Using Employment Contracts vs At-Will Employment Agreements
The terms “employment contract” and “at-will employment agreement” are often used interchangeably; however, they are not the same legal document. In California, employment is considered at-will, meaning the employer or employee can end the employment relationship at any time, with or without notice, and for no reason or any reason, so long as the employer’s reason is not unlawful. However, an employment contract alters this policy and limits the employer’s right to fire the employee, usually by detailing the grounds for termination or setting a term of employment (for example, one or two years).
Some employers require employees to sign a written agreement stating that they are employed at-will. This document is not a contract, but rather is known as an “at-will employment agreement.” Employers might ask employees to sign an offer letter, handbook acknowledgment, or other document agreeing to at-will employment, for example. These documents do not limit the employer’s right to fire the employee. Instead, they affirm the employer’s general right to fire at will.
At-will employment agreements are common in California; whereas, employment contracts are less common. An employer contemplating the use of an employment contract may want to consider the following advantages and disadvantages:
Advantages of Using Contracts
Employment contracts can be very useful if you want control over the employee’s ability to leave your business. For example, if finding or training a replacement will be very costly or time-consuming for your company, you might want a written contract. It can lock the employee into a specific term (for example, two years) or require the employee to give you enough notice to find and train a suitable replacement (for example, 90 days’ notice). While you can’t force someone to keep working for you, an employee is likely to comply with the agreement’s terms if there’s a penalty for not doing so.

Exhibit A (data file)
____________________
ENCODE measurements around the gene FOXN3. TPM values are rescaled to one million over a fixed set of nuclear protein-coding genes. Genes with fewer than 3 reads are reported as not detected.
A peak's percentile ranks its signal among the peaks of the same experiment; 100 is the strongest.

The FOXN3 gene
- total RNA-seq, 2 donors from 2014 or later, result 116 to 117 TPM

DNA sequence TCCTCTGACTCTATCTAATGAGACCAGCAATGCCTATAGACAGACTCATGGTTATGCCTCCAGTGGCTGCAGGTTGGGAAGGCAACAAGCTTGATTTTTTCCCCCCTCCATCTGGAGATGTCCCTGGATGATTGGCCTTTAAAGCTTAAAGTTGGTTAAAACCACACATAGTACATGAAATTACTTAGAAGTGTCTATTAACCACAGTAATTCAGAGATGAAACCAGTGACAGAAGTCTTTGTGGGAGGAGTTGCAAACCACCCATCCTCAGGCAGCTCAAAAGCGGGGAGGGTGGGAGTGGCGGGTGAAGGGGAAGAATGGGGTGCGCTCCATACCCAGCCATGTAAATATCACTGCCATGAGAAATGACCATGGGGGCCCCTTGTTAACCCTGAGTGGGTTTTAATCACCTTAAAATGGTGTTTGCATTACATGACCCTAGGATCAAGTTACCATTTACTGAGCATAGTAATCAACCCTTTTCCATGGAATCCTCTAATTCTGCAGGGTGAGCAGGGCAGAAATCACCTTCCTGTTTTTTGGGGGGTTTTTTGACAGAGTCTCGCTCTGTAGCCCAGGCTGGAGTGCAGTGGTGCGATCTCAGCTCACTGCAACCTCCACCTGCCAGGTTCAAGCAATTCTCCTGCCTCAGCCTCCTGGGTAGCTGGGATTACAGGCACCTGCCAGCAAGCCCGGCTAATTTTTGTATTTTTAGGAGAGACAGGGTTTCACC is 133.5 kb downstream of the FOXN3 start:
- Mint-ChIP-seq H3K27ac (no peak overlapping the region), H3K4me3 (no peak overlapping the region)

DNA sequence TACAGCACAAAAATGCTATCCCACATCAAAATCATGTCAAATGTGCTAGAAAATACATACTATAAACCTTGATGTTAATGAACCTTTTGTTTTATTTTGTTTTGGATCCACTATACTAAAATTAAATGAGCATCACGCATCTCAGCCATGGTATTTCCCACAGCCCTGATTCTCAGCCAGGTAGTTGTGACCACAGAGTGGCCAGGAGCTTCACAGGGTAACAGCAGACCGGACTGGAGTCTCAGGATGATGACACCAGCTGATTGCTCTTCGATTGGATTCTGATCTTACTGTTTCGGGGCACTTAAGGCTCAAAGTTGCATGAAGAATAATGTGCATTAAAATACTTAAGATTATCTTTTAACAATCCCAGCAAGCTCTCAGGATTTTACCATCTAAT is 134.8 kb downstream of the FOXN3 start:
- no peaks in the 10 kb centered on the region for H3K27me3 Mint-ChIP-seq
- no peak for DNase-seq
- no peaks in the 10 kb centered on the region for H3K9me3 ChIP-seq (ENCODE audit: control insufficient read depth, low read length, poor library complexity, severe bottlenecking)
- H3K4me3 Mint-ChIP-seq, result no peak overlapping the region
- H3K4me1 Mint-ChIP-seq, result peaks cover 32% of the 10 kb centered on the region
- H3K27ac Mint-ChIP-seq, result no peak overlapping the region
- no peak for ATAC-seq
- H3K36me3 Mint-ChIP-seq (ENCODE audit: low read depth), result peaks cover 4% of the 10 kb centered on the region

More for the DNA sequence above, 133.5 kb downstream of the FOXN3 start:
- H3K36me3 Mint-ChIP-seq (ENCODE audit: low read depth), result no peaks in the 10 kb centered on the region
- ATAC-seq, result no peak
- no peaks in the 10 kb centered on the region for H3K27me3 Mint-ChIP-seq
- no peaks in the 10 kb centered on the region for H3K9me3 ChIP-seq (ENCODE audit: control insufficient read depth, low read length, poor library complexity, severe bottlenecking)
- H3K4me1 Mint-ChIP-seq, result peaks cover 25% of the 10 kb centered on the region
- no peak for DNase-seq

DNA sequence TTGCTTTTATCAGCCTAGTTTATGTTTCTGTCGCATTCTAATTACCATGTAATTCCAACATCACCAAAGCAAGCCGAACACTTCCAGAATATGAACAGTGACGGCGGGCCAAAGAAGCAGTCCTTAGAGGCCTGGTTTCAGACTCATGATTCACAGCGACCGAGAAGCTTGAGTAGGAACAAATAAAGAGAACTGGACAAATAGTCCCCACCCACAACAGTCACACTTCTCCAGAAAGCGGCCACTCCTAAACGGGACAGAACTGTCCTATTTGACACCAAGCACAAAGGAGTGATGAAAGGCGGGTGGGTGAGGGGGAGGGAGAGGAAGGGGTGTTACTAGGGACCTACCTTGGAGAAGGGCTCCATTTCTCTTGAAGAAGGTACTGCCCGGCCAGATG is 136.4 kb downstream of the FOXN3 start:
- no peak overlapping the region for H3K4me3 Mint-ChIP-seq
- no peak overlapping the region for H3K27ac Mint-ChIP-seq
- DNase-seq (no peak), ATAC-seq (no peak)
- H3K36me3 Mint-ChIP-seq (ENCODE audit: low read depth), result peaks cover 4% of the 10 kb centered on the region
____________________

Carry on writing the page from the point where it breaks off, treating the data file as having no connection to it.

Employment contracts might also make sense if the employee will be learning confidential and sensitive information about your business. You can insert confidentiality clauses that prevent the employee from disclosing the information or using it for personal gain.
Sometimes, you can use an employment contract to entice a highly skilled candidate to come work for you instead of the competition. By promising the individual job security and beneficial terms in an employment contract, you can “sweeten the deal.”
An employment contract is not a one-way street. The contract binds both you and the employee, so it limits your flexibility. This may pose a problem if you later decide that you don’t like the contract terms or the needs of your business change. In those circumstances, if you want to change the contract or terminate it early, you’ll have to renegotiate it — and there’s no guarantee the employee will agree to what you want.
For example, if you decide you want to end a two-year contract after six months because you don’t really need the employee after all, you can’t simply terminate the employee — this would be a breach of contract. Similarly, if the contract promises the employee health benefits, you can’t later stop paying for these health benefits as a way to save money. The only way to change the terms of the contract is to renegotiate them. This can be done, but it’s time-consuming and requires the employee’s consent.
We hope that you will find this Article helpful in your business. Please feel free to forward this Article on to anyone that you think may benefit from this information. As always, if you have employees and are interested in how BPE Law Group can help you with your employment-related matters, call us at (916) 966-2260 or email Elizabeth Arias at firstname.lastname@example.org.
This article is not intended to be legal advice, and should not be taken as legal advice. Every case requires review of specific facts and history, and a formal agreement for service.